UCL Institute for Innovation and Public Purpose


The Economics of Water

Economic of Water
What is the work of the Global Commission on the Economics of Water focus on? What challenges is it addressing?

For the first time in history, human activity and practices have put the global water cycle, on which all life depends, on an unsustainable course. The science also shows how communities and nations are hydrologically intertwined through not just surface water but also atmospheric moisture flows.

The global water crisis will endanger all the Sustainable Development Goals, making them virtually impossible to achieve. It will imperil food and health security, exacerbate poverty, and peace within and between nations. It will disproportionately affect women, vulnerable and marginalised groups among indigenous communities, youth, farmers, workers and small and medium-sized businesses.

Our work with the Global Commission on the Economics of Water

Turning The Tide

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All our current arrangements and economic thinking rest on the assumption, that the local and regional supply of water is relatively stable, predictable and manageable. This is no longer true. Humanity is now in the midst of a global water crisis, around which the cost of inaction is unbearable, for both the Global North and the Global South.

The Global Commission on the Economics of water is tasked to properly define, value, and govern water as a global common good, based on a better understanding of the links between water, economic development, climate change and biodiversity loss. Thinking about water in this way will allow us to mobilise urgent collective action and design new rules that put equity and justice at the centre of our response to both a local and a global emergency.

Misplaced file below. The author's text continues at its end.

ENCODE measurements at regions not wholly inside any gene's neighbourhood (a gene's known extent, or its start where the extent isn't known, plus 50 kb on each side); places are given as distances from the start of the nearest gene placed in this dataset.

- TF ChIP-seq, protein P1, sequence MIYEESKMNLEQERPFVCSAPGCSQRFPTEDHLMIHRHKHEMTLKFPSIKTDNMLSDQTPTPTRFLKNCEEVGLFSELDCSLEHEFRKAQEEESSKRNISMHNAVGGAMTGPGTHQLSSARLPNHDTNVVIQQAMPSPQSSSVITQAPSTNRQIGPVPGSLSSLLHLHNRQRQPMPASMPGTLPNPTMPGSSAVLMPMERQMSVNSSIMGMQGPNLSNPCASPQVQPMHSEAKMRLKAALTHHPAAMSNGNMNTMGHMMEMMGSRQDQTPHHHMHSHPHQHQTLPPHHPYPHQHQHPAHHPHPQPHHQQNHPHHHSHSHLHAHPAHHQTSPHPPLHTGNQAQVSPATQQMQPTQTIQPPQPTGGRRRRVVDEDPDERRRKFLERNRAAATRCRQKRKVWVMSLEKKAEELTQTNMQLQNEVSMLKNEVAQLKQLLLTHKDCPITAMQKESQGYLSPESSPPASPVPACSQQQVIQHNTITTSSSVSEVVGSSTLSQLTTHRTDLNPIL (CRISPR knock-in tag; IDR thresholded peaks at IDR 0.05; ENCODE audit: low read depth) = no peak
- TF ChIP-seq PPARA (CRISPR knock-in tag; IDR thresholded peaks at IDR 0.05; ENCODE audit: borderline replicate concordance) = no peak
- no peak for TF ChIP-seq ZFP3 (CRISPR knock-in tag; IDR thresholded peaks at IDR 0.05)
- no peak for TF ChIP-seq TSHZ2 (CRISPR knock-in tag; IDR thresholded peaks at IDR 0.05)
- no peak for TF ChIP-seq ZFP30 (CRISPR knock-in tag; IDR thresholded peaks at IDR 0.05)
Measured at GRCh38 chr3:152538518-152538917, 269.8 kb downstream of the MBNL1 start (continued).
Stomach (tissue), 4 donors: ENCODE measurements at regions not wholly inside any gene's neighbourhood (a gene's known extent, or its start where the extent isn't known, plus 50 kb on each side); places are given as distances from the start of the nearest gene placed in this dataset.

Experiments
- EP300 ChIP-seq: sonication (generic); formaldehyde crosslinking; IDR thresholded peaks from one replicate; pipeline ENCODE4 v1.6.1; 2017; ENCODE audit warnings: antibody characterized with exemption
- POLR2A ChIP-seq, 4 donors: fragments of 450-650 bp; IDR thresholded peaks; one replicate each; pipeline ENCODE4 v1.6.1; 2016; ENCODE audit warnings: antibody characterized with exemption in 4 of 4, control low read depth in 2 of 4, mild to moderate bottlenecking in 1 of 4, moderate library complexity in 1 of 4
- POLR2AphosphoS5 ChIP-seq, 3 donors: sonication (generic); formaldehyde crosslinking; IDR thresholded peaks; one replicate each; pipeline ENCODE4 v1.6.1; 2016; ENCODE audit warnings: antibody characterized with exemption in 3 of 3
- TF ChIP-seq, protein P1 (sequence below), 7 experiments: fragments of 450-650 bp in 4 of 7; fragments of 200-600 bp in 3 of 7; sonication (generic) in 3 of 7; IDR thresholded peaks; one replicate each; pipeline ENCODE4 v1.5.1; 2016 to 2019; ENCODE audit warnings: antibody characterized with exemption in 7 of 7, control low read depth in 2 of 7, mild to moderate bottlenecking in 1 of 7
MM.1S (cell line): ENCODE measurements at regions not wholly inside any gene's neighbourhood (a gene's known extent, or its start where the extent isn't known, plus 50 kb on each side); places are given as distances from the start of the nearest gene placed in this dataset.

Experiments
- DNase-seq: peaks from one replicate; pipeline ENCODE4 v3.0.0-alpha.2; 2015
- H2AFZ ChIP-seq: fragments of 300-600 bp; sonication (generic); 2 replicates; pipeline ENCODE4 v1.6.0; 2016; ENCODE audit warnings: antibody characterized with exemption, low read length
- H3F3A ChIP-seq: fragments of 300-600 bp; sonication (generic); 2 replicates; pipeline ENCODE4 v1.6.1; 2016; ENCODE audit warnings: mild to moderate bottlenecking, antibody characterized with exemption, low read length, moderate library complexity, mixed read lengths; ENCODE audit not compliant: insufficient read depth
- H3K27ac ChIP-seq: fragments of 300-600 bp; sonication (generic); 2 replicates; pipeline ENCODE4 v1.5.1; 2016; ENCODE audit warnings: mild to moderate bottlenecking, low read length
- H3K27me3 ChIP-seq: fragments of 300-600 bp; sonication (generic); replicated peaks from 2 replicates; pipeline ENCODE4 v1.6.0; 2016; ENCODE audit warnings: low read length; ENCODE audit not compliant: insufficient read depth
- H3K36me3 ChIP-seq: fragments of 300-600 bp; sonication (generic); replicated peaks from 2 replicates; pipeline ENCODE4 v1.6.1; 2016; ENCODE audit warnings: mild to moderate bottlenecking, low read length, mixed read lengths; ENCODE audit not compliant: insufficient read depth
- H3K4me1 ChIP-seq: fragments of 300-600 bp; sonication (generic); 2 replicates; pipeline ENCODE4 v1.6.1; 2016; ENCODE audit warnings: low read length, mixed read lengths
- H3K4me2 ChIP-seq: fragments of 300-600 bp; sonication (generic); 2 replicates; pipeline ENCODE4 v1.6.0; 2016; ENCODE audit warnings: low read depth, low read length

Why is it key for our work on the green economy?

As water is integral to achieving most of the sustainable development challenges, such as combating climate change, poverty reduction, and inclusive growth, sustainable livelihoods, it can catalyse a new development model based on more equitable premises and better stewardship of nature. Rethinking our relationship with water is crucial to our green economy transformation as it makes a case for promoting green and blue innovation and finance and reimagining the state's role in shaping markets along with central banks and financial regulators.

Academic journal papers
  • Rockström, J., Mazzucato, M., Andersen, L. S., Fahrländer, S. F., & Gerten, D. (2023). Why we need a new economics for water as a common good. Nature, 615.
  • Q&A with Mariana Mazzucato and others at Nature Water/ Sjöstrand, K. Water for sustainable development. Nat Water 1, 568–572 (2023). https://doi.org/10.1038/s44221-023-00108-2
Policy briefs and reports
Working papes
Events - retreats

For more information on Water Commission, please visit:




Dr Mariam Zaqout, Postdoctoral Researcher (Economics of Water)
Email: m.zaqout@ucl.ac.uk